This post was promoted to the Main Feed at the recommendation of Ricochet members. Like this post? Want to comment? Join Ricochet’s community of conservatives and be part of the conversation. Join Ricochet for Free.

There are 12 comments.

Become a member to join the conversation. Or sign in if you're already a member.
  1. Annefy Coolidge
    Annefy
    @Annefy

    I’d also recommend Licensed to Lie, by Sydney Powell, which covers Arthur Andersen and Enron. And also Senator Ted Stevens. If I remember correctly, we have Obamacare thanks to his wrongful prosecution. 

    • #1
  2. Bryan G. Stephens Thatcher
    Bryan G. Stephens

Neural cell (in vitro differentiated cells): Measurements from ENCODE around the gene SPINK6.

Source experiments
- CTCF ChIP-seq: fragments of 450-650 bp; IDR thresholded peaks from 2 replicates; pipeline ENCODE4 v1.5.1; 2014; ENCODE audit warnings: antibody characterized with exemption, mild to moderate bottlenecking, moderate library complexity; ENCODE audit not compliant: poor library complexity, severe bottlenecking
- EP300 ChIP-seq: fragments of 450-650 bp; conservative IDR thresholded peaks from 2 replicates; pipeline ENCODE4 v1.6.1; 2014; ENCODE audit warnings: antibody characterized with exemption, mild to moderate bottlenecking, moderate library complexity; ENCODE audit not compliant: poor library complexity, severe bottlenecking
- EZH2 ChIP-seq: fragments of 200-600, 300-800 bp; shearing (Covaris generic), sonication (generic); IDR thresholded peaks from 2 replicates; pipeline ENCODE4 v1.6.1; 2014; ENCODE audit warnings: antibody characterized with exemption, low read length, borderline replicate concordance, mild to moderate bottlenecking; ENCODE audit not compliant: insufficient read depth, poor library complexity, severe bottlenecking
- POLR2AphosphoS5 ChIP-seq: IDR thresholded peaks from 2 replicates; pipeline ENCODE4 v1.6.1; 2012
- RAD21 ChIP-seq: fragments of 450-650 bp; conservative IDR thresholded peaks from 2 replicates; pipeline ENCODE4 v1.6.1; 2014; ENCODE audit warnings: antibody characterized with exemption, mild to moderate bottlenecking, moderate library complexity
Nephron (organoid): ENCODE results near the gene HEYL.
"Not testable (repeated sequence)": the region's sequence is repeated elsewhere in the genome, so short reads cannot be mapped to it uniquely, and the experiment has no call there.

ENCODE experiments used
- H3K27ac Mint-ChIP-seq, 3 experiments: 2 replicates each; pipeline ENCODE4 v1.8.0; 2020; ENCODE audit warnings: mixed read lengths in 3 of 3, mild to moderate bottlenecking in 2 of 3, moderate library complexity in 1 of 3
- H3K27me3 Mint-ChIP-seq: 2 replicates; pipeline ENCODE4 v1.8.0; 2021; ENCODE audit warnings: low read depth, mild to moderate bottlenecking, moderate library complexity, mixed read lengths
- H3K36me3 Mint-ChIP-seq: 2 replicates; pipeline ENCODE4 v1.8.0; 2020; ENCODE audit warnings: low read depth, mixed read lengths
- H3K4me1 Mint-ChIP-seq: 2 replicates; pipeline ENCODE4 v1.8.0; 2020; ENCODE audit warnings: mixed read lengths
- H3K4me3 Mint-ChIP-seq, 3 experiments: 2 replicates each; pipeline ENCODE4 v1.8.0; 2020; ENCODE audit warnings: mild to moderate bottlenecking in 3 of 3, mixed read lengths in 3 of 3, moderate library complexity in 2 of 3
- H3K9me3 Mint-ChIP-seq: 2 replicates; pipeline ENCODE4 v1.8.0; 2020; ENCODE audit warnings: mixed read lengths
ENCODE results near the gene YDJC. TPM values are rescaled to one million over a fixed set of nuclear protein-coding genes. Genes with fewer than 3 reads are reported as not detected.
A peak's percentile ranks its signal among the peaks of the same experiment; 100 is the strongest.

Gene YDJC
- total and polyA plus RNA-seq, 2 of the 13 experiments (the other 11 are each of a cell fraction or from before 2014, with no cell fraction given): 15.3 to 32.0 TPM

@BryanGStephens

    The reality is that all these administrative crimes should be removed. Congress could do so if they had any will. 

    Crimes should all be understandable to ordinary people. 

    • #2
  3. Douglas Pratt Coolidge
    Douglas Pratt
    @DouglasPratt

    Bryan G. Stephens (View Comment):

    The reality is that all these administrative crimes should be removed. Congress could do so if they had any will.

    Crimes should all be understandable to ordinary people.

    True. Complexity is a deliberate device for manipulation. The more complex the law or contract or deal, the more opportunity to slip something in the back door. And the Left backdoors everything.

    • #3
  4. Old Bathos Member
    Old Bathos
    @OldBathos

    The government’s case against Arthur Anderson (they should have known that the government would someday demand documents that they routinely destroyed) was bogus.  A UNANIMOUS Supreme Court ruled that way—Arthur Andersen LLP v. United States, 544 U.S. 696 (2005).